echo '/Library/Application Support/MWorks/Scripting/Python' > ~/Library/Python/3.7/lib/python/site-packages/mworks.pth

Opening and Closing

To open an event file, use the MWKFile class from the module:

from import MWKFile
f = MWKFile('my_data.mwk2')

When you are done using the file, you should close it:


Alternatively, you can use the with statement to handle opening and closing of the file in an implicit, exception-safe fashion:

with MWKFile('my_data.mwk2') as f:
    # Analysis code goes here

Selecting Events

Once the file is open, extract events using the get_events method. If called with no arguments, this method returns all events in the file:

all_events = f.get_events()

You can also use keyword arguments to filter events by code or time. The codes argument takes a list of event codes or variable names and selects only events with matching codes. For example, we can extract all events for the variables red_selected, green_selected, and blue_selected (which appear in the “Find the Circle” example in Running an Experiment) like this:

events = f.get_events(codes=['red_selected', 'green_selected', 'blue_selected'])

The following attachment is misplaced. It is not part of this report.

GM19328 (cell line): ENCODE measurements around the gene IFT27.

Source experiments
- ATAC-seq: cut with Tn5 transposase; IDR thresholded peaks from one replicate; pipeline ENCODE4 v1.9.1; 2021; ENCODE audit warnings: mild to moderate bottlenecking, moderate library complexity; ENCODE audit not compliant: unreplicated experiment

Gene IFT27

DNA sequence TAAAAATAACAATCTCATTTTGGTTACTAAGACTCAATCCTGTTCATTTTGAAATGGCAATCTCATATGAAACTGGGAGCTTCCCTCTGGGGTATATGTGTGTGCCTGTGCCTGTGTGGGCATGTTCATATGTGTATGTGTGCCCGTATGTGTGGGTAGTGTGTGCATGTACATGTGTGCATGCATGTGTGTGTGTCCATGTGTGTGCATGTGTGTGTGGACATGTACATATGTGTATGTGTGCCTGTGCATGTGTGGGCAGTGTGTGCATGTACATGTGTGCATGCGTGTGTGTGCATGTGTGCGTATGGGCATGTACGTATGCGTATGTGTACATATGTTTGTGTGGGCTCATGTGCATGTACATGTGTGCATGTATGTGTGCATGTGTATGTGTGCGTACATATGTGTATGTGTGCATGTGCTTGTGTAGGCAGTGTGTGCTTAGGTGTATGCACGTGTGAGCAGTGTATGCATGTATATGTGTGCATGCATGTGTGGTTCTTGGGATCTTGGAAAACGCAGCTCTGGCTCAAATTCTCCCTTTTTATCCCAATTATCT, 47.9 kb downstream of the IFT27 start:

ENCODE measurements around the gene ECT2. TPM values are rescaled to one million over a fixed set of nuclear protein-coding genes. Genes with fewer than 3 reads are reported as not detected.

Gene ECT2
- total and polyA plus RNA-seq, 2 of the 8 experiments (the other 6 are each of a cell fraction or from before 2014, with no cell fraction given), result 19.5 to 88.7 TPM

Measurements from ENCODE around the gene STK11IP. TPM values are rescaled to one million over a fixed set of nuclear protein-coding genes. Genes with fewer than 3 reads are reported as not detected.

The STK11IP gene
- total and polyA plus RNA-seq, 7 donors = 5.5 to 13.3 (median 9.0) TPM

The time_range argument takes a list containing a start time and stop time and selects only events whose time stamps fall within that range:

events = f.get_events(time_range=[t1, t2])

You can specify both codes and time_range to filter on code and time simultaneously.

When analyzing large event files, you may want to extract events one at a time, in order to avoid filling up system memory. To do this, use the get_events_iter method. This method takes the same arguments as get_events. However, instead of loading all matching events in to a single, list-like object, get_events_iter returns an iterator, each iteration of which loads a single event from the data file. For example, here is how you would use get_events_iter to process every event:

for event in f.get_events_iter():
    # Use data from event

Accessing Event Data

Once you have extracted an event, you can access its event code, time stamp, and value via the code, time, and data properties of the event object:

>>> evt = events[0]
>>> evt.code
>>> evt.time

The code and time properties always have integer values. However, data can be a boolean, integer, float, string, list, or dictionary: